• 136 SEMINARS IN NEUROSURGERY/VOLUME 15, NUMBERS 2/3 2004 Figure 1 Magnetic resonance images at gamma knife radiosurgery for an 80-year-old woman with right trigeminal neuralgia. A maximum dose of 75 Gy was delivered to the nerve using a single 4-mm isocenter. Coronal and sagittal views are shown on the right. With a single isocenter, the target is 2 to 4 mm anterior of pain relief being studied (complete or > 50%) was from the junction of the trigeminal nerve and pons achieved. To identify any correlation of outcomes (time (Fig. 1). The isocenter is usually located so that brain- to initial response, duration of benefit, and complica- stem surface is irradiated at the 30% isodose line. Past tions) with treatment parameters that include sex, age, patients received maximum doses of 60, 70, 80, 85, or duration of symptoms, presence or absence of preopera- 90 Gy, although 80 Gy is our usual dose (Fig. 2). tive paresthesia or additional atypical features, number of prior surgeries, maximum dose, and number of iso- centers, stepwise (forward conditional) multivariate METHOD OF PATIENT EVALUATION analyses using the Cox proportional hazards model are Following radiosurgery, we evaluate patients for the performed. degree of pain relief, latency interval to pain relief, need for further surgical procedures, use of medication, and complications. In addition, up-to-date clinical in- UNIVERSITY OF PITTSBURGH formation is obtained by telephone interview at periodic EXPERIENCE intervals.10 To evaluate effectiveness over time (besides Our current experience included 513 patients. There the typical measure of the proportion of patients with were 305 (60%) women and 208 men. The mean age pain relief at initial or last follow-up), we calculate the was 68 years (range, 16–92). The mean duration of time to initial response from radiosurgery and the dura- symptoms was 8 years. tion of pain relief using the product limit method of Our last detailed review studied patients managed Kaplan and Meier.11 The time to onset of complications between December 1992 and December 1998 (n ¼ 264 after radiosurgery (new or increased sensory disturbance) consecutive radiosurgery procedures for trigeminal neu- is also calculated using the same methods. Pain relief ralgia).10 Of these 264 procedures, 25 were performed for duration is calculated from the time when the level nonidiopathic trigeminal neuralgia (19 were associated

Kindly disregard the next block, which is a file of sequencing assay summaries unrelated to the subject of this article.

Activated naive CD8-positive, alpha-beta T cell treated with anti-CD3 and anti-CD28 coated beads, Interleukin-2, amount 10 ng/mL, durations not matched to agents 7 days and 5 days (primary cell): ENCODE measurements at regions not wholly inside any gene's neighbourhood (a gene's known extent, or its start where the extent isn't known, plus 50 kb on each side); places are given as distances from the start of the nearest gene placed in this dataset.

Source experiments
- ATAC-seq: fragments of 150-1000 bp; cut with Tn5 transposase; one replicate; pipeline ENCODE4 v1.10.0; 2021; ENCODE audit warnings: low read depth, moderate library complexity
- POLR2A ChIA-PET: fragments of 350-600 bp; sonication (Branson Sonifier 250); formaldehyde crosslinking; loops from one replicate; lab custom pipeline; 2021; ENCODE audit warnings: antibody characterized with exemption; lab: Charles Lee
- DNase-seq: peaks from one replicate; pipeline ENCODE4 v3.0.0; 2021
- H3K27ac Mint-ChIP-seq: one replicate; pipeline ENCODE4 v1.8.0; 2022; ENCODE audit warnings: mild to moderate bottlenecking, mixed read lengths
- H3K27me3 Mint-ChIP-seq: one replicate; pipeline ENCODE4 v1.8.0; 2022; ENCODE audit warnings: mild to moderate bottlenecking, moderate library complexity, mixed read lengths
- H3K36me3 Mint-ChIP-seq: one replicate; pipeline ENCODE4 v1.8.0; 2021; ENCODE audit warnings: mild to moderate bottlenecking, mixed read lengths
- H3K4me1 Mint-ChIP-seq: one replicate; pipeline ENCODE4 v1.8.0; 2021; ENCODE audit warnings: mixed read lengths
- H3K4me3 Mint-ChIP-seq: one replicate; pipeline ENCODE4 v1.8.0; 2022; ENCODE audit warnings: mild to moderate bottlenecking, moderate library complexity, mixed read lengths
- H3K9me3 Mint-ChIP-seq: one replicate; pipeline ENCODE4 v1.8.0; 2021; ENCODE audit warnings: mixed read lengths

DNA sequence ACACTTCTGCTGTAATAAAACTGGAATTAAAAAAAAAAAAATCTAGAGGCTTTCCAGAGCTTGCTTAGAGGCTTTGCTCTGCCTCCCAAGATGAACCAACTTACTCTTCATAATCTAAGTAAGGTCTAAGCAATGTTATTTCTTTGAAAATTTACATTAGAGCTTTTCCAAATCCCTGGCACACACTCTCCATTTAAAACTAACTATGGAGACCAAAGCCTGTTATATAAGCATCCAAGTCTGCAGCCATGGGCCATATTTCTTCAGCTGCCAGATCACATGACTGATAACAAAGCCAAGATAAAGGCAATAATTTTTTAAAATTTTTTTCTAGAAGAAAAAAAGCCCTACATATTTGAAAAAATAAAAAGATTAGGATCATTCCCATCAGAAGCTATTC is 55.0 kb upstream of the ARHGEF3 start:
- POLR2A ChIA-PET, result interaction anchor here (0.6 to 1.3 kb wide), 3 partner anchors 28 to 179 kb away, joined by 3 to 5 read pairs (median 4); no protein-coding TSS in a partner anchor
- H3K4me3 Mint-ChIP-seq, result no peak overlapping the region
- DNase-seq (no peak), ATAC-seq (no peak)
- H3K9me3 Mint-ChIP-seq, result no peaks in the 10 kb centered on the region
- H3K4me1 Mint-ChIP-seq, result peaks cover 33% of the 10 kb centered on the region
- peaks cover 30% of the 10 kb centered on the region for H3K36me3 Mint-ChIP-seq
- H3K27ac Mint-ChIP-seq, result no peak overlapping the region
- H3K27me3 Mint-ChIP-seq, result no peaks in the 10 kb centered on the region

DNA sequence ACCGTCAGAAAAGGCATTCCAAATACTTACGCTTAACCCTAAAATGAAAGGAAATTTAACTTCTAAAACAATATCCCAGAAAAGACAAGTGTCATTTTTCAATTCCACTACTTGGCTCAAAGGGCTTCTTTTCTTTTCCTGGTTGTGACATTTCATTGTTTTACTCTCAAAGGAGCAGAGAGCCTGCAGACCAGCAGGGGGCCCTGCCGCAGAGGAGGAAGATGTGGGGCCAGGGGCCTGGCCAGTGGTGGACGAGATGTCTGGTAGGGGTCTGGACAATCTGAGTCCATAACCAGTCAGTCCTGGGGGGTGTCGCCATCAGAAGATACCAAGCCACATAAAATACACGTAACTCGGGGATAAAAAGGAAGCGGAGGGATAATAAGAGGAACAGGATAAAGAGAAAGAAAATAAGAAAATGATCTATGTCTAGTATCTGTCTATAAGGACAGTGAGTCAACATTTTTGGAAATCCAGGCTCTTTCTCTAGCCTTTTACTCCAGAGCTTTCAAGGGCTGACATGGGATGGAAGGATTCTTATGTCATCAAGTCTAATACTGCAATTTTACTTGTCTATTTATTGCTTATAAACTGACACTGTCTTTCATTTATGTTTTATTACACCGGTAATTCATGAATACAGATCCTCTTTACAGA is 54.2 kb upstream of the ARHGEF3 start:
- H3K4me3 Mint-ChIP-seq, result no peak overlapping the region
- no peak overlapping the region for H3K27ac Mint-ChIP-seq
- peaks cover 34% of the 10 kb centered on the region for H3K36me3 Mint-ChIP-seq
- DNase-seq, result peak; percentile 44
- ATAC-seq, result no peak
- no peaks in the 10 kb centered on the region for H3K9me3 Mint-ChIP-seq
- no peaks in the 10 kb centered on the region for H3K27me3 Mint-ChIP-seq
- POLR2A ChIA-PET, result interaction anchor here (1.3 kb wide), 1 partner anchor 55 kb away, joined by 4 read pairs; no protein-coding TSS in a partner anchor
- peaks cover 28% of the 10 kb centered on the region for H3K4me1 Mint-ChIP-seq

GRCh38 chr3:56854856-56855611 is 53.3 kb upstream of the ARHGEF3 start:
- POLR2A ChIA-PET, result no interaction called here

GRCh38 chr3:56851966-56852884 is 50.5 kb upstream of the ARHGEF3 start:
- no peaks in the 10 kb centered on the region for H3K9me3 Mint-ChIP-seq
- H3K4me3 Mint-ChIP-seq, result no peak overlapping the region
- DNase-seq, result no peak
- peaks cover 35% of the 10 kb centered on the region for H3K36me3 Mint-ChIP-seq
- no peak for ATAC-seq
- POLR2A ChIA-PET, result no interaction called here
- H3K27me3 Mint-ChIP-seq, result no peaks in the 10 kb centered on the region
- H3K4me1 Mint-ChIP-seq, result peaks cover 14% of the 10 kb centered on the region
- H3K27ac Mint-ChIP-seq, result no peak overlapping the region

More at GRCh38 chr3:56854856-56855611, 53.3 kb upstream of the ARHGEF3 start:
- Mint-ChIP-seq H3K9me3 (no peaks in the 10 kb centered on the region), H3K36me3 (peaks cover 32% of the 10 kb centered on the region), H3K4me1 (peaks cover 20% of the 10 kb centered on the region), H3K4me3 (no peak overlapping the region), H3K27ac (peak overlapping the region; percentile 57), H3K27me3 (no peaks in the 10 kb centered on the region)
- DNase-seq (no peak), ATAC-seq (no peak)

• TRIGEMINAL NEURALGIA RADIOSURGERY/KONDZIOLKA ET AL 137Figure 2 Magnetic resonance images at gamma knife radiosurgery for a 78-year-old woman with right trigeminal neuralgia. Note theprominent arteries surrounding the nerve. A maximum dose of 80 Gy was delivered using a single 4-mm isocenter. She had relief of painand tapered her medications.with multiple sclerosis, three were secondary to tumors, trigeminal nerve (29.5%), followed by V2 alone (22.3%)and three were secondary to other pathological condi- and V3 alone (13.2%). Patients with first-divisiontions such as a herpetic infection, Lyme disease, or pain often had radiosurgery as an alternative to otherWallenberg’s syndrome). These 25 procedures were procedures. Although all patients complained of theexcluded from this study. Of the 239 procedures per- typical trigeminal neuralgia features of a sharp, lancinat-formed for idiopathic trigeminal neuralgia, 19 were ing, or shooting electric shock type of pain triggered by aa repeated radiosurgery after an initially successful variety of events, 16 (7.3%) complained of additionalprocedure. For these 19 patients, the outcome after features such as a more constant dull, aching, or burninginitial radiosurgery was included in this study as a poor pain. Eighty patients (36.4%) had some sensory disturb-result (subsequent outcomes of the repeated procedure ance (usually paresthesias) preoperatively, and threewere excluded). Thus, 220 procedures in 220 patients patients (1.4%) had partial deafferentation pain causedwere available for analysis. All 220 patients had trigem- by prior ablative procedures.inal neuralgia that was idiopathic, long standing, and Prior surgery was performed in 135 patientsrefractory to medication therapy such as carbamazepine, (61.4%), including MVD, glycerol rhizotomy, radio-phenytoin, baclofen, or gabapentin as well as a variety of frequency rhizotomy, balloon microcompression, pe-analgesic medications. ripheral neurectomy, or ethanol injections. Of these Of these 220 patients, 94 were male and 126 were 135 patients, 86 (39.1%) had one, 39 (17.7%) had two,female. The median age of the patients was 70 years and 10 (4.5%) had three or more procedures prior to(range 26–92). Most of the patients had long history of radiosurgery. Thus, the majority of patients representedmedical treatment with a median symptom duration of both medical and surgical failures. In the remaining96 months (range 3–564 months). Pain was predomi- 85 patients (38.6%), radiosurgery was the first surgicalnantly distributed in the V2 and V3 distributions of the procedure performed.